March 31, 2017
Location: MANGO 220 
Time: 10:30 a.m.

Guest Speaker: Laurie Cohen
Bio: http://www.nottingham.ac.uk/business/people/lizclc.html

ABSTRACT: Losing the faith: Public sector work in times of austerity
Laurie Cohen, Nottingham University Business School
Jo Duberley, Birmingham Business School
Pete McGavin

There is something compelling about people who dedicate their working lives to a higher purpose. For them, work is not just about earning a living, or even about personal satisfaction or achievement. Rather, it is about making a difference to what matters to them, and is at the core of who they are and of what it means to them to be a person in the world. We use the term ‘calling’ to describe this all-encompassing experience, ‘unifying one’s inward and outward life’ (Progoff, 1986: 78), and associated notions meaning and purpose, relationships and identity. But what happens when a person’s sense of calling is under threat? This is the question at the heart of this paper. 

We draw on a qualitative study of public sector workers in the UK who took early retirement in the wake of austerity measures introduced after the financial crash of 2008. Our respondents had all worked in the social services department of same local authority for over 20 years. They were highly dedicated public servants: quintessential examples of what Bunderson and Thompson (2009) describe as a ‘neo-classical’ expression of ‘calling’. However, over the years this was steadily undermined to the extent that when austerity budgets began to bite, they felt there was nothing left. They had lost their faith. ‘Calling’ is a holistic concept which, regrettably, is often studied in a fragmented way. In contrast, our starting point is a concept of calling that is deeply embedded in temporal and spatial settings. To honor its holism, in this analysis we focus on how calling played out in the story of just one respondent: Pete McGavin (also our third author). We take an in-depth look at how, over the years, Pete maneuvered between ever-changing institutional imperatives to do ‘good work’ until the point that this was no longer possible, and he decided to resign. Our contributions are twofold. First, we provide new conceptual insights into calling as a dynamic, temporally and spatially situated process, and the ways into the ways in which individuals navigate this process in the conduct of their working lives. Second, in these days of boiler plates and the quantification of qualitative data, our paper reinstates the importance of hearing our respondents’ voices.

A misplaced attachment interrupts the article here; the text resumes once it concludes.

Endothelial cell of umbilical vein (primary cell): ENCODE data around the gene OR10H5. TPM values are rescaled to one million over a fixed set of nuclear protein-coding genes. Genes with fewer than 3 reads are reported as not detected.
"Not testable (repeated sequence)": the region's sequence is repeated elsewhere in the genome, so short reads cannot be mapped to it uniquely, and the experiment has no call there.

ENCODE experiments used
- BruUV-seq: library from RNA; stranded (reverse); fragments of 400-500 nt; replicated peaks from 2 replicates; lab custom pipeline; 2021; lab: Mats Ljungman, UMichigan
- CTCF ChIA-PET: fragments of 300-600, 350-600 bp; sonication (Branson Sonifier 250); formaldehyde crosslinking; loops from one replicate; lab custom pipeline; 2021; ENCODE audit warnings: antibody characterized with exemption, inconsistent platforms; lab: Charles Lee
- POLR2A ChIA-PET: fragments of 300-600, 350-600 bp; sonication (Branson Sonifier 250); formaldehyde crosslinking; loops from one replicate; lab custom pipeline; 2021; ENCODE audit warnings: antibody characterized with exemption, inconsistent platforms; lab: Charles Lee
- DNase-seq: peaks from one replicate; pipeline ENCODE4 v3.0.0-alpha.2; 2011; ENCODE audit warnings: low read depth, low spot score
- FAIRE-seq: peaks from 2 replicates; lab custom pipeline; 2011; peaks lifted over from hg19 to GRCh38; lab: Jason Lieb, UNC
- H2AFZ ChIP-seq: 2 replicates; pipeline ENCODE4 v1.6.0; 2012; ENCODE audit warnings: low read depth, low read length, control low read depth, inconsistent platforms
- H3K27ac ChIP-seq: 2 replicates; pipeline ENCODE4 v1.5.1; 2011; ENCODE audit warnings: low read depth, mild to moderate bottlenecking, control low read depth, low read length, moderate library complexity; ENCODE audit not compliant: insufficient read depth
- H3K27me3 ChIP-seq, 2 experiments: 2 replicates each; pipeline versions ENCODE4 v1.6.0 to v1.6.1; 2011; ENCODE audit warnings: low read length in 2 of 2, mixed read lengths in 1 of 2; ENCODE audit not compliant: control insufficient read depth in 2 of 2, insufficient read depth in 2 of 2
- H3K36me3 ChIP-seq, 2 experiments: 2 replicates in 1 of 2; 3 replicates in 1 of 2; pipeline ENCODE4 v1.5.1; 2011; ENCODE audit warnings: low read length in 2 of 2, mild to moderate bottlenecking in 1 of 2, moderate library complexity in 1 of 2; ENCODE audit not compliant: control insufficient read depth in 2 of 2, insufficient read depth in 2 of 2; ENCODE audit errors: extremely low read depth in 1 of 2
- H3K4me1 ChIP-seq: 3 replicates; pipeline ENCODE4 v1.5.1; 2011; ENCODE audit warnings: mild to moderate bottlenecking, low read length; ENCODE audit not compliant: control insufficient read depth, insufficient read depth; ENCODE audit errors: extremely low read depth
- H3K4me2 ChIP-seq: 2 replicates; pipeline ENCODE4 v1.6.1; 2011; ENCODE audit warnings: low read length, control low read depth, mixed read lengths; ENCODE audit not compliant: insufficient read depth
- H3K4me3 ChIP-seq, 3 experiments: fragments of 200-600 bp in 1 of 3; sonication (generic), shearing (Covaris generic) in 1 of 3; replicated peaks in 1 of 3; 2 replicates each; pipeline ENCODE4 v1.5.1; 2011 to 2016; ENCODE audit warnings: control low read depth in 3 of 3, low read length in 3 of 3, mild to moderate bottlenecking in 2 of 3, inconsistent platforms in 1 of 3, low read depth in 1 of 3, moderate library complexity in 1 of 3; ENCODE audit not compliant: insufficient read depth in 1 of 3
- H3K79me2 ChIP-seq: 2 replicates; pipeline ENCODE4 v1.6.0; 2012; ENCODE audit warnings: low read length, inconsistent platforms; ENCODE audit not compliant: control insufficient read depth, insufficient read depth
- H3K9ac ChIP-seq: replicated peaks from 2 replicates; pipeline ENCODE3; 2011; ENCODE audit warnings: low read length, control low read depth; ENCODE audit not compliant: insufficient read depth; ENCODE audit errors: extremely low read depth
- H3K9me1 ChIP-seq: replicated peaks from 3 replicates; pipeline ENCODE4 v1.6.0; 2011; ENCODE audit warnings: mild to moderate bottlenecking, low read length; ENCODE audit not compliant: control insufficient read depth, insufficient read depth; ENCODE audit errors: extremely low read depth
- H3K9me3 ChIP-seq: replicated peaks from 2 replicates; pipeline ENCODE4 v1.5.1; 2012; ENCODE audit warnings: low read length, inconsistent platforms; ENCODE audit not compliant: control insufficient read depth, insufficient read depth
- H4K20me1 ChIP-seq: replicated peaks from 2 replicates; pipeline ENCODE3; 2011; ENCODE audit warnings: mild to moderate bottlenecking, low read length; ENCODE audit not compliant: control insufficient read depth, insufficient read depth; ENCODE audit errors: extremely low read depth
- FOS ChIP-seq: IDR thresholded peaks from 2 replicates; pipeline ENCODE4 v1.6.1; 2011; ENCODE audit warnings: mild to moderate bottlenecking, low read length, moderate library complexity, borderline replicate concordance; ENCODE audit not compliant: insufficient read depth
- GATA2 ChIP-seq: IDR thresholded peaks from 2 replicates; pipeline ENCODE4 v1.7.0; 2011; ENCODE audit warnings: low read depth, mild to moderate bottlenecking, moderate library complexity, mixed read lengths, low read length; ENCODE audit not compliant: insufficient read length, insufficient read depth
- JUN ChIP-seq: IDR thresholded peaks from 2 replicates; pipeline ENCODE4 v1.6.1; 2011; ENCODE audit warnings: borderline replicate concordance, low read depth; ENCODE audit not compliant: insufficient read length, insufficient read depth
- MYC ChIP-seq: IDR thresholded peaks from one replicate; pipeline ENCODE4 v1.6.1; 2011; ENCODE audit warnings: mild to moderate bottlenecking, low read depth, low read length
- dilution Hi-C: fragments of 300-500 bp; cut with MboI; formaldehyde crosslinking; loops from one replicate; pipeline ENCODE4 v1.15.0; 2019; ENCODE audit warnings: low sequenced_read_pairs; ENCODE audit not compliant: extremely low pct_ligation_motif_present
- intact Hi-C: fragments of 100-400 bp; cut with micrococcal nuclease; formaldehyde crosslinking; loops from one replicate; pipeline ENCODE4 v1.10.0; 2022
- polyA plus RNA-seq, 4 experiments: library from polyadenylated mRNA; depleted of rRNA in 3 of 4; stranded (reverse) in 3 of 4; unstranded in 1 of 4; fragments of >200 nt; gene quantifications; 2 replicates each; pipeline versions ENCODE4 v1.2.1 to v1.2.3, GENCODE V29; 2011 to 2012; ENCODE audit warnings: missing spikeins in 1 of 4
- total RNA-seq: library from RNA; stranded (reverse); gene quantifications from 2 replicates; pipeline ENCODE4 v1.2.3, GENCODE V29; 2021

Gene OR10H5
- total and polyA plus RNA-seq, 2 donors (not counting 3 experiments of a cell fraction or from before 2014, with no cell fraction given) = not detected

Seminar Schedule - Fall 2016

October 21, 2016
10:30am-12:00pm
Location: CBC 142

Modesto A. Maidique, "At the end of the day, what is leadership?: A new model of leadership effectiveness"

October 7, 2016
10:30am-12:30pm
Location: CBC 241

How Do Firms Augment Their Talent? A Comparative Performance Assessment of Human Capital Building and Acquiring Strategies

Authors: Amit J. Chauradia, Deepak Somaya, and Joseph T. Mahoney